Character Evidence – is testimony or documentation that is used to help prove that someone acted in a particular way based on their character. For example saying they are lazy or inattentive or intentionally not doing the job as expected. This can’t be used by an auditor as evidence because auditors will never have sufficient information to draw such a conclusion. However, it is often used in workplace investigations to prove intent, motive, or opportunity when determining root cause. Auditors should discourage this process because there is almost always a further root cause, which is systemic in nature and causes the behaviour. Auditors may be given this type of evidence as anecdotal input which should be considered unreliable. Example: “The inspection report is incomplete and that is because the inspector is not conscientious.” Is this evidence of an operator who isn’t conscientious or maybe the operator was called away before the job was finished?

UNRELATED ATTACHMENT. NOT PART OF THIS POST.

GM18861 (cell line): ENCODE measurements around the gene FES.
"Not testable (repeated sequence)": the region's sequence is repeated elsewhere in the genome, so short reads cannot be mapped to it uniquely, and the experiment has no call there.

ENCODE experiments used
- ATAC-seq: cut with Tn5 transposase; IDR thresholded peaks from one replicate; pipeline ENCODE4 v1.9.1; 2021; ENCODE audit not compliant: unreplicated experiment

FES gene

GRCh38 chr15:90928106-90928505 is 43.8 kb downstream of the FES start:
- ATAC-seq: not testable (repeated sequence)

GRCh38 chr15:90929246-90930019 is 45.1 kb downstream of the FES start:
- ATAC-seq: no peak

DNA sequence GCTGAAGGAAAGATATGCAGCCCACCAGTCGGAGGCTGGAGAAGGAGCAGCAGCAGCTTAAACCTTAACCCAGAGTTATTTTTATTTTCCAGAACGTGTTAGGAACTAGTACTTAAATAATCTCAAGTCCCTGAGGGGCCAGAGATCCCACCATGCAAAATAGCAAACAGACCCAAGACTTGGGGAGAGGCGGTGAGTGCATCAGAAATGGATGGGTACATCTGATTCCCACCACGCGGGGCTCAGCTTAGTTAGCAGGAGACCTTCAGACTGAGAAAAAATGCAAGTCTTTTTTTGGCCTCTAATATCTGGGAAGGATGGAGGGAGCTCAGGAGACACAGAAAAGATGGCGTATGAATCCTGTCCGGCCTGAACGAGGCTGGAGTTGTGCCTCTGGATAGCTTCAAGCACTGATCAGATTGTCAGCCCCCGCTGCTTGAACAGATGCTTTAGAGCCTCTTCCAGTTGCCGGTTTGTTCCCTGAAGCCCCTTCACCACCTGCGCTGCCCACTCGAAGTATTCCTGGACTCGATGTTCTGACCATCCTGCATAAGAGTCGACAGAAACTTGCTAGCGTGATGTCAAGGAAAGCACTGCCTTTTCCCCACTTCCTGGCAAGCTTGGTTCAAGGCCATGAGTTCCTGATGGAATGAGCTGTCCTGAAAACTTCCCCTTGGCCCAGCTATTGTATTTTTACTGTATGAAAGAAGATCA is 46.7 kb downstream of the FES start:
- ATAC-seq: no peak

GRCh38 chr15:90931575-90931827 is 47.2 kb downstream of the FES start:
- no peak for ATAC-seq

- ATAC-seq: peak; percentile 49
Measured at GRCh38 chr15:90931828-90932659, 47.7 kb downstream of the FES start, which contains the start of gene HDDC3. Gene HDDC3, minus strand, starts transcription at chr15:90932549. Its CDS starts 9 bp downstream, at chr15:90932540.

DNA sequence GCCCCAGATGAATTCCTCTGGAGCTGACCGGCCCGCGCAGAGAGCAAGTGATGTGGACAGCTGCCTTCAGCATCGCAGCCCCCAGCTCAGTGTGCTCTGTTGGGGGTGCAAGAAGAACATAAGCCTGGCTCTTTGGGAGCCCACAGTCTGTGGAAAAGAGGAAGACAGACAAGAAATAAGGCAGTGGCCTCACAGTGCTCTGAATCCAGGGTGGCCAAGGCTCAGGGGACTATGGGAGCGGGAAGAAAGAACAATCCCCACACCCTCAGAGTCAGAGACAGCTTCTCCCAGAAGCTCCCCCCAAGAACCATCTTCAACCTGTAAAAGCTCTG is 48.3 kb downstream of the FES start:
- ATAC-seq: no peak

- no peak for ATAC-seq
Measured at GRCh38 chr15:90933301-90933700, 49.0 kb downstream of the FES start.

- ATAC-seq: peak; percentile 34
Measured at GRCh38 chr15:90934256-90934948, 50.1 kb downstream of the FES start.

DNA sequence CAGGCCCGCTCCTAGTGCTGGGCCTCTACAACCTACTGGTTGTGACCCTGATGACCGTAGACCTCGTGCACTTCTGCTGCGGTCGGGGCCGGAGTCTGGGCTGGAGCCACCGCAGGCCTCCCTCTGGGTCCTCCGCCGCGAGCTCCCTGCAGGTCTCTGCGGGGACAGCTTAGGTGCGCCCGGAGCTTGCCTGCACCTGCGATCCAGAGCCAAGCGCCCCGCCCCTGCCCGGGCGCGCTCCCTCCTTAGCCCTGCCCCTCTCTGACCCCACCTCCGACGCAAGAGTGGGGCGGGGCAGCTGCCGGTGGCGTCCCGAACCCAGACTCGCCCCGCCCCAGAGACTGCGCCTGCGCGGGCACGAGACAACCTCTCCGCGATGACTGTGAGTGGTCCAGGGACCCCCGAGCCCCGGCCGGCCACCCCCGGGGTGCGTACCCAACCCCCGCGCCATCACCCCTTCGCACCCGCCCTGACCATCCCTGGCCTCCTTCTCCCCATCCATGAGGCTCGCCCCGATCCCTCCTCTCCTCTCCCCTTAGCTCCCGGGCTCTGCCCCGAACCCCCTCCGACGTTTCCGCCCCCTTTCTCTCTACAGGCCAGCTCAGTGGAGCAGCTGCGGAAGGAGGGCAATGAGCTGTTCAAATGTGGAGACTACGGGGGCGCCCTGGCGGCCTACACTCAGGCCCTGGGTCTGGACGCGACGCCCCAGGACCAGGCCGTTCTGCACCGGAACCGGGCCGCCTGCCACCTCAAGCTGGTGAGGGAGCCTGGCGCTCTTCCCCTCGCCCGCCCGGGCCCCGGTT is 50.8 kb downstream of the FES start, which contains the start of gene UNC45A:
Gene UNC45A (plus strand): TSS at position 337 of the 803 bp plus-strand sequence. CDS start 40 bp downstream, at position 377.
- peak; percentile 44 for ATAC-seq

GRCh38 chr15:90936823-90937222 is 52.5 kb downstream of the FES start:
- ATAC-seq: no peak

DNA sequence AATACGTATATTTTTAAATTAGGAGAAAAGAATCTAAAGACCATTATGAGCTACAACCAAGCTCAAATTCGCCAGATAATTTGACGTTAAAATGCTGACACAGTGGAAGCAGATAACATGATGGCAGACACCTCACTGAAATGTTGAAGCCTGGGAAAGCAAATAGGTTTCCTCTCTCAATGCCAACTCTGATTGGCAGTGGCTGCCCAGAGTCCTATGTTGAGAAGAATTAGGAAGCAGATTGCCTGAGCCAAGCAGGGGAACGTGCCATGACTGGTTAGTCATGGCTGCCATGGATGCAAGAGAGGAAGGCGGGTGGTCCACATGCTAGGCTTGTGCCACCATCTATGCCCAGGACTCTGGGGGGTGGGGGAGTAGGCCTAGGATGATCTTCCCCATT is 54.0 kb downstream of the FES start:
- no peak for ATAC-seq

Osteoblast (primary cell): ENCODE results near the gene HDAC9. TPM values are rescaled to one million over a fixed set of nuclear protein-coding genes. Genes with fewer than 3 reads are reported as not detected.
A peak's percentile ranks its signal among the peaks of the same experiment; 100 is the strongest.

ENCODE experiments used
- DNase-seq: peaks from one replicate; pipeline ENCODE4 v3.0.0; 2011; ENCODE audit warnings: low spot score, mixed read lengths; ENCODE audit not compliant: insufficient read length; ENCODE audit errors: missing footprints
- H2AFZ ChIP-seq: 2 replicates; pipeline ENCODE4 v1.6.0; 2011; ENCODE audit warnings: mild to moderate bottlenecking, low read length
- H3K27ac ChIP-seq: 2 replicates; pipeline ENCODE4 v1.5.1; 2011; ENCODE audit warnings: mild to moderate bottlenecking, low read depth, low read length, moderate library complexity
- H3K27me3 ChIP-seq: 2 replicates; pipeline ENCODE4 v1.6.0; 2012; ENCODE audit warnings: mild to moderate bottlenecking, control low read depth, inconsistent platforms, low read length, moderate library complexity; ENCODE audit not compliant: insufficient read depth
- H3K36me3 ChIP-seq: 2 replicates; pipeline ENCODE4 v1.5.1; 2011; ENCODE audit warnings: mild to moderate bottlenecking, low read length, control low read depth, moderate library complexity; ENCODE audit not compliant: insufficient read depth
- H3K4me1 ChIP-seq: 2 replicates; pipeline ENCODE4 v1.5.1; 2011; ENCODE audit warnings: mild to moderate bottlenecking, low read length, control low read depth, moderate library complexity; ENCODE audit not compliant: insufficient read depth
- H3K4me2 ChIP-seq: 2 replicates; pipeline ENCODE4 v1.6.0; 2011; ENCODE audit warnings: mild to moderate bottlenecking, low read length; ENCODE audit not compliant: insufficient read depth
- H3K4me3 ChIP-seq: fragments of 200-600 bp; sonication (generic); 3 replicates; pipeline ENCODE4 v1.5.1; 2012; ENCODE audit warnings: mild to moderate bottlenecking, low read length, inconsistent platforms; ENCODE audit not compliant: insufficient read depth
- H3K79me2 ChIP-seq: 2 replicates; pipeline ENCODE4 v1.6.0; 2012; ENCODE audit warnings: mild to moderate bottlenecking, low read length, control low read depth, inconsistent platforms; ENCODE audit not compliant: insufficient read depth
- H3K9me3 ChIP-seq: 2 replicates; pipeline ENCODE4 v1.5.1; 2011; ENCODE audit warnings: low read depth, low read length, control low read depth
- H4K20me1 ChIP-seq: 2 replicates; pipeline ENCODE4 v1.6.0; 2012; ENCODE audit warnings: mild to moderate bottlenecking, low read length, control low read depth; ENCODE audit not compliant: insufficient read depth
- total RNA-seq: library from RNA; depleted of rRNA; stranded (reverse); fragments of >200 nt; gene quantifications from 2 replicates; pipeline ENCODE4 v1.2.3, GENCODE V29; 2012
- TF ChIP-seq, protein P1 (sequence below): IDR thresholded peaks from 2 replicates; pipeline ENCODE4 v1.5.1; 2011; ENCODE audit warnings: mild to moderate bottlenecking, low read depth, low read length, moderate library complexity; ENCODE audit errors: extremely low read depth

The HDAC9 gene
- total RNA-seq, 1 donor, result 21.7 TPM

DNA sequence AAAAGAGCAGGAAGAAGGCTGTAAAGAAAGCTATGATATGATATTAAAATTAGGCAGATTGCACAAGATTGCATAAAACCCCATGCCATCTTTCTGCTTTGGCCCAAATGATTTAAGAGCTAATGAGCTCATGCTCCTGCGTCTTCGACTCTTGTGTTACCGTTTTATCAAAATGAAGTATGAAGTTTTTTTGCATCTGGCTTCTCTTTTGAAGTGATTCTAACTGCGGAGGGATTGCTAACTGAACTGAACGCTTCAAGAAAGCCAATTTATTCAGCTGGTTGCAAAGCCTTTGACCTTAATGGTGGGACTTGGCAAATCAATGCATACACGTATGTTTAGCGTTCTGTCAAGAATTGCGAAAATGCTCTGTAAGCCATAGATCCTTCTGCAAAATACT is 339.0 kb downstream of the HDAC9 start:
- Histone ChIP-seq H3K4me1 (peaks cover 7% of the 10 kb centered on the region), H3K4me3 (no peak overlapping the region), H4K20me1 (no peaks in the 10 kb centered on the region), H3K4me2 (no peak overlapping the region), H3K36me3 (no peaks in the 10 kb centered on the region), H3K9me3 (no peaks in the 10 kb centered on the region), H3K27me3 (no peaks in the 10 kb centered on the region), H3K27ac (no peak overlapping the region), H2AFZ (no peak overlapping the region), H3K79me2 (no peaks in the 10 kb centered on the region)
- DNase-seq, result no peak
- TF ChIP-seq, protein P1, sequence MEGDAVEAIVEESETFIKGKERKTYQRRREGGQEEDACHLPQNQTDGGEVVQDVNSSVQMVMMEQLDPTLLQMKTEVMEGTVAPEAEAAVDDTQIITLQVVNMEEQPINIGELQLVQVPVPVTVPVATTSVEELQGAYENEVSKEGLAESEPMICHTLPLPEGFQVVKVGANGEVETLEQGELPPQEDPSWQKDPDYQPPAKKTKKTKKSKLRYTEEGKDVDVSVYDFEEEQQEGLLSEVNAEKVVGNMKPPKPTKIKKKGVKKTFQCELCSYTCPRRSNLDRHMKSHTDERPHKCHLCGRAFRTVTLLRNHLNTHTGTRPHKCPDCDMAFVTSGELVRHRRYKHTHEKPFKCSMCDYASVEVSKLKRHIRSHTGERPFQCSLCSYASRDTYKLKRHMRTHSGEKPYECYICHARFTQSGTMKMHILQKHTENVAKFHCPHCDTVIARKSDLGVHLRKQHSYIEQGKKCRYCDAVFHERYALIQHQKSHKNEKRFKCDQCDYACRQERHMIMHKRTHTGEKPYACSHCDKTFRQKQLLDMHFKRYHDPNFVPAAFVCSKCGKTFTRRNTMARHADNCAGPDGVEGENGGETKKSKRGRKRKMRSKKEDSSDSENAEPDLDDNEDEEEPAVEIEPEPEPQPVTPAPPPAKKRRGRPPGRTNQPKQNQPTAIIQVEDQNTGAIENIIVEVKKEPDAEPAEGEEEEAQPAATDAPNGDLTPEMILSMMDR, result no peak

Circumstantial Evidence – is used to infer something based on a series of facts separate from the fact the argument is trying to prove. It requires a deduction of inferred facts from other provable facts. For instance: “Mary’s training records couldn’t be found, therefore Mary is not trained.” Circumstantial evidence is available related to Mary’s training, but what is known is that Mary’s records could not be found. No evidence is provided that Mary isn’t trained. Auditors should never consider circumstantial evidence as strong evidence.

Demonstrative Evidence – An object or document is considered to be demonstrative evidence when it directly demonstrates a fact. It is a common and reliable kind of evidence. Examples of this kind of evidence are photographs, records, charts, reports, minutes etc. Demonstrative evidence is common and reliable in systems auditing.

Digital Evidence – is Demonstrative Evidence from any sort of digital file from an electronic source.

Direct Evidence – is a powerful type of evidence that requires no inference. The evidence alone is the proof. This could be the testimony of a witness who saw an event first-hand. “I watched John inspect the product and he did not use all of the required gauges and did not complete the required documentation.”